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Standard Chartered buys MPF trustee RBC Investor Services to tap Hong Kong’s growing retirement market

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  • RBC, an indirect subsidiary of Royal Bank of Canada, is one of the 13 MPF trustees that manage pension funds in the city
  • Standard Chartered sold its MPF businesses to Manulife in 2015, but bank executive points out that the new acquisition is different from what it had sold

Standard Chartered on Wednesday agreed to buy RBC Investor Services Trust Hong Kong, expanding its reach into the Mandatory Provident Fund (MPF) trustee business.

The deal, which is expected to be completed by the end of this year subject to regulatory approval, will allow Standard Chartered to tap the growing retirement businesses in Hong Kong where the population is ageing rapidly. The bank did not disclose the acquisition price.

RBC Investor Services, an indirect subsidiary of Royal Bank of Canada, is one of the 13 MPF trustees that manage the city’s compulsory pension fund. Its clients include Sun Hung Kai Properties and several big fund houses such as Allianz, Manulife, Fidelity, Invesco and Schroders.

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“This acquisition is a natural extension for us,” said Simon Kellaway, regional head of financing and securities services for Greater China and North Asia at Standard Chartered. He added that the bank already provides services to local asset managers in Hong Kong, but not services related to the MPF.

“We believe that we can grow that business quite dramatically over the coming years as there’s more focus on saving for retirement,” Kellaway said.

Established in 2000, the MPF is a compulsory retirement scheme for some 4.5 million members in Hong Kong with total assets of HK$1.2 trillion (US$153.93 billion). In 2038, 31 per cent of the city’s population will be over the age of 65, compared with 18 per cent in 2019, according to government estimates.

“This is positive news for Standard Chartered as it will help the bank diversify its business,” said Louis Tse Ming-kwong, the managing director of Hong Kong-based broker Wealthy Securities. “The demand for retirement funds is only going to increase in Hong Kong because of the ageing population.”

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Standard Chartered, one of the city’s three note-issuing banks, sold its MPF businesses and an investment management entity to Manulife in 2015 and formed a 15-year MPF distribution partnership with the Canadian insurance and financial services provider.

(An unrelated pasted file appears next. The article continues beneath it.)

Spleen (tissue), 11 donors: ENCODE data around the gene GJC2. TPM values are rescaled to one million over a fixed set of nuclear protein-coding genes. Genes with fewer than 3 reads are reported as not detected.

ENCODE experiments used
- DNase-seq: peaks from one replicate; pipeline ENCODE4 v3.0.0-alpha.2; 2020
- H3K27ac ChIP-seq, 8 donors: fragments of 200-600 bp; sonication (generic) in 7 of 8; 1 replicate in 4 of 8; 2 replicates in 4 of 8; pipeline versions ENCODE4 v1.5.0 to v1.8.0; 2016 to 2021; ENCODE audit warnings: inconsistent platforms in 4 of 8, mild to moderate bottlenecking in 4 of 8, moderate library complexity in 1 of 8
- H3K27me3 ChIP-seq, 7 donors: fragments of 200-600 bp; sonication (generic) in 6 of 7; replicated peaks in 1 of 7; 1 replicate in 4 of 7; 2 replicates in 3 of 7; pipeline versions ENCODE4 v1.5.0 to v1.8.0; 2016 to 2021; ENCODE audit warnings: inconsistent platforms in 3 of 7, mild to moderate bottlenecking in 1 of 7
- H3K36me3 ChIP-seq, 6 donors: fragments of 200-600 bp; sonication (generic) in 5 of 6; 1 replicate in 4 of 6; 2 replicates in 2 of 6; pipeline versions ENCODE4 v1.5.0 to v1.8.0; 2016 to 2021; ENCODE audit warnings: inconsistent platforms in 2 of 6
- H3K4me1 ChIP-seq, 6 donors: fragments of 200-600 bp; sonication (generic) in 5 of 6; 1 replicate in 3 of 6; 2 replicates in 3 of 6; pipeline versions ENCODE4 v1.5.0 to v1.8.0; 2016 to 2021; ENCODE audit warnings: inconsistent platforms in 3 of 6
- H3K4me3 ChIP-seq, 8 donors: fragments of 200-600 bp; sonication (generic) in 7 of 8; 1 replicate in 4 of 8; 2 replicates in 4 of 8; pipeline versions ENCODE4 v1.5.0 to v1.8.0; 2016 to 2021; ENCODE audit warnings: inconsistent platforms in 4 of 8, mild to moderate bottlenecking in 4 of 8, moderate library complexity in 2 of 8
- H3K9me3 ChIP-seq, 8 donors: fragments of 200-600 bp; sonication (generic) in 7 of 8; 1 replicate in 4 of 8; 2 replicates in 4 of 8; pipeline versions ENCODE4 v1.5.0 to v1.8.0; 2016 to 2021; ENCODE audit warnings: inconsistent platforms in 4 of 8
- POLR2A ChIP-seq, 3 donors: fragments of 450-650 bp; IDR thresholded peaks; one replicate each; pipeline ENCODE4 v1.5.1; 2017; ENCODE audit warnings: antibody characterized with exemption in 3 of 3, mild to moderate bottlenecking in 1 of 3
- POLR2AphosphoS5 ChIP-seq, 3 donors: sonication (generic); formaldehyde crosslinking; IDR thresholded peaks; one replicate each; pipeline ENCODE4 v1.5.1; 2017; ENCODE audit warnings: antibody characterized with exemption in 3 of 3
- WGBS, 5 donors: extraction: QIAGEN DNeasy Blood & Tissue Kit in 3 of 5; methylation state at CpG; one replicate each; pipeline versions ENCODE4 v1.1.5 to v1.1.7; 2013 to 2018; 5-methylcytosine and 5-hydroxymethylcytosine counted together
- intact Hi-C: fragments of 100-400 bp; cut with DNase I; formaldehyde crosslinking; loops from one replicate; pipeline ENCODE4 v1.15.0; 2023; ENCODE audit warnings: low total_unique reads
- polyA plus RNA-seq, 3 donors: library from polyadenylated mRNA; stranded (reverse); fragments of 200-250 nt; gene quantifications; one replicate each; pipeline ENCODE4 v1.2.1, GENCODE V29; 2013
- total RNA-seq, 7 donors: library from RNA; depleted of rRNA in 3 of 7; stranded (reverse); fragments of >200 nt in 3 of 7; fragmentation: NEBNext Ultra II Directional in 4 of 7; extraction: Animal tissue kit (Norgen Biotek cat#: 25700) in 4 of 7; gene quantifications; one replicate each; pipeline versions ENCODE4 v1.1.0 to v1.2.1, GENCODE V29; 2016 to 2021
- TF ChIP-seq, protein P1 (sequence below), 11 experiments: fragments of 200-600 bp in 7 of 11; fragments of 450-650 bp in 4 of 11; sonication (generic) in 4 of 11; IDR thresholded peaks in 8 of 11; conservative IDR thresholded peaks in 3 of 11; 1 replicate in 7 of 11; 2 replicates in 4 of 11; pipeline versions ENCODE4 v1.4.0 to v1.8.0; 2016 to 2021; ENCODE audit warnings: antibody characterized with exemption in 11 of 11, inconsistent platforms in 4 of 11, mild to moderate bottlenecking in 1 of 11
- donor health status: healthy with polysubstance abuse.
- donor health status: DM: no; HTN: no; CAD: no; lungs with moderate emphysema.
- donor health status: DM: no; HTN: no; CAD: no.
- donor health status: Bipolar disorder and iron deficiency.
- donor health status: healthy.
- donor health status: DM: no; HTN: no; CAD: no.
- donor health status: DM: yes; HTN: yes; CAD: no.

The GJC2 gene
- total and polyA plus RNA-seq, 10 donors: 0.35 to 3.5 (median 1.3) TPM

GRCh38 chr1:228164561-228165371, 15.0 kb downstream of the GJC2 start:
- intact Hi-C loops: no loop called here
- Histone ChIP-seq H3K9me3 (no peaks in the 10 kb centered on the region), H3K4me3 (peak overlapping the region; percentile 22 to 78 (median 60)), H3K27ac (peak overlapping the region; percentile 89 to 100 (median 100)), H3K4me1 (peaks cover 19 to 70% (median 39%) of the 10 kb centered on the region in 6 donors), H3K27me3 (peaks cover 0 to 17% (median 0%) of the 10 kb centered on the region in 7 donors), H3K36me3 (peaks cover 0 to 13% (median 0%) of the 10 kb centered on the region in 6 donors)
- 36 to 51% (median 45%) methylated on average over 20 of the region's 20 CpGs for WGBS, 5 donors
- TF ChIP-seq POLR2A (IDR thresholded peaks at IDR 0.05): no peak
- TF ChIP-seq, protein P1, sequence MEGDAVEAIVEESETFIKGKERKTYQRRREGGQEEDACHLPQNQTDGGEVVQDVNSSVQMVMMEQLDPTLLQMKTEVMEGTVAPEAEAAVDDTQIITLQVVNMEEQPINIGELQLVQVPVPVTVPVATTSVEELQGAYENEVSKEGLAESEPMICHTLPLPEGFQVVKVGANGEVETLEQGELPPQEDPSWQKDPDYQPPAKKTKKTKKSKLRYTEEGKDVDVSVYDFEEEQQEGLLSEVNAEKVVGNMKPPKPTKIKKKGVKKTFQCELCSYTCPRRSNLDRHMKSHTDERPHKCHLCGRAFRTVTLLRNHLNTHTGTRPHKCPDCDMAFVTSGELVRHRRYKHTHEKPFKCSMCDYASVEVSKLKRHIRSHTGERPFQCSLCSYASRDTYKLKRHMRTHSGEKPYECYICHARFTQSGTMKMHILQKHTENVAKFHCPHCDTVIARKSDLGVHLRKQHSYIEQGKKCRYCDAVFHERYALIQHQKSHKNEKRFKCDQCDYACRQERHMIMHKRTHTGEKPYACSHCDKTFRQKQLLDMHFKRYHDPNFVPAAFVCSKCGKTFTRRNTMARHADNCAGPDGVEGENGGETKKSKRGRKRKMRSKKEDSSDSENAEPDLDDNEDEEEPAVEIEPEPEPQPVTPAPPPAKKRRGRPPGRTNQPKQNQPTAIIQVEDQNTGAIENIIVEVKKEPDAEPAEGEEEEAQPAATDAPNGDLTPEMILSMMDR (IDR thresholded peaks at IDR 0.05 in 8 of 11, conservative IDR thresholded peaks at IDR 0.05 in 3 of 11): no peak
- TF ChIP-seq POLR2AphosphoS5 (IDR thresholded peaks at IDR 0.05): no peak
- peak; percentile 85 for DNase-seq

Kellaway, however, said the business it has bought this time was different from what it sold seven years ago.

“The new acquisition target is a company that provides custody, fiduciary and fund services support for clients,” he said.

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The acquisition comes at a time when the Mandatory Provident Fund Schemes Authority (MPFA), the pension regulator, is shifting the administrative work of the 13 MPF trustees into a centralised digital platform to enhance operational efficiency, which will help the MPF members save as much as HK$40 billion (US$5.14 billion) over 10 years.

“This is really forward-looking by the MPFA to create a homogenous platform for the scheme’s administration,” Kellaway said. “It helps to create scale, which will reduce the cost to the underlying end users and scheme participants.”

The MPFA will vet Standard Chartered’s application to take over control of RBC Investor Services Trust to make sure the customers’ interests and services are not affected by the transaction, a spokeswoman for the regulator said.

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This article originally appeared on the South China Morning Post (www.scmp.com), the leading news media reporting on China and Asia.

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